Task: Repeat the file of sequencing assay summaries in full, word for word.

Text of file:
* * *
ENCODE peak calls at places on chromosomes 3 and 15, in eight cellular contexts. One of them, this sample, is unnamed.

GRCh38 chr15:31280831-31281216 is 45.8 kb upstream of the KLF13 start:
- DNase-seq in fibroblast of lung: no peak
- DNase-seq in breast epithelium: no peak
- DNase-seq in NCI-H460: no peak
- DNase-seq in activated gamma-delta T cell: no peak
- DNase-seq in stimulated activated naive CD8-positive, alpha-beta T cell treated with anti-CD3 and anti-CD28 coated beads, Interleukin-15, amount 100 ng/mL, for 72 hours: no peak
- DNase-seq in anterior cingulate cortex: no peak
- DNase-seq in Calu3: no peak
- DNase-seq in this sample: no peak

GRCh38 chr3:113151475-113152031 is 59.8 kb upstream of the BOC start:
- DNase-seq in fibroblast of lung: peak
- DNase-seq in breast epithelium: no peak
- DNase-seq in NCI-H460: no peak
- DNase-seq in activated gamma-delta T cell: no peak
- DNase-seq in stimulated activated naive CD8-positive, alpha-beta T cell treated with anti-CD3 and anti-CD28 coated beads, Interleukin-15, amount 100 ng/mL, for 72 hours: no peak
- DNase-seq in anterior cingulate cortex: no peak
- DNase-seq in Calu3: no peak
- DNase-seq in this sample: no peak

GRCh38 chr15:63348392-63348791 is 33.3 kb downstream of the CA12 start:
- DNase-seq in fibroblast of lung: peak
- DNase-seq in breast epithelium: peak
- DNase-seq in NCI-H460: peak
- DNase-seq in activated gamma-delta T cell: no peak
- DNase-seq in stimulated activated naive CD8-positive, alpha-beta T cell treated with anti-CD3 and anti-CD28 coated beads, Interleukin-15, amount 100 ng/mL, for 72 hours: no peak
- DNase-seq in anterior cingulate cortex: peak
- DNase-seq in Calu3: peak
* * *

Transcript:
ENCODE peak calls at places on chromosomes 3 and 15, in eight cellular contexts. One of them, this sample, is unnamed.

GRCh38 chr15:31280831-31281216 is 45.8 kb upstream of the KLF13 start:
- DNase-seq in fibroblast of lung: no peak
- DNase-seq in breast epithelium: no peak
- DNase-seq in NCI-H460: no peak
- DNase-seq in activated gamma-delta T cell: no peak
- DNase-seq in stimulated activated naive CD8-positive, alpha-beta T cell treated with anti-CD3 and anti-CD28 coated beads, Interleukin-15, amount 100 ng/mL, for 72 hours: no peak
- DNase-seq in anterior cingulate cortex: no peak
- DNase-seq in Calu3: no peak
- DNase-seq in this sample: no peak

GRCh38 chr3:113151475-113152031 is 59.8 kb upstream of the BOC start:
- DNase-seq in fibroblast of lung: peak
- DNase-seq in breast epithelium: no peak
- DNase-seq in NCI-H460: no peak
- DNase-seq in activated gamma-delta T cell: no peak
- DNase-seq in stimulated activated naive CD8-positive, alpha-beta T cell treated with anti-CD3 and anti-CD28 coated beads, Interleukin-15, amount 100 ng/mL, for 72 hours: no peak
- DNase-seq in anterior cingulate cortex: no peak
- DNase-seq in Calu3: no peak
- DNase-seq in this sample: no peak

GRCh38 chr15:63348392-63348791 is 33.3 kb downstream of the CA12 start:
- DNase-seq in fibroblast of lung: peak
- DNase-seq in breast epithelium: peak
- DNase-seq in NCI-H460: peak
- DNase-seq in activated gamma-delta T cell: no peak
- DNase-seq in stimulated activated naive CD8-positive, alpha-beta T cell treated with anti-CD3 and anti-CD28 coated beads, Interleukin-15, amount 100 ng/mL, for 72 hours: no peak
- DNase-seq in anterior cingulate cortex: peak
- DNase-seq in Calu3: peak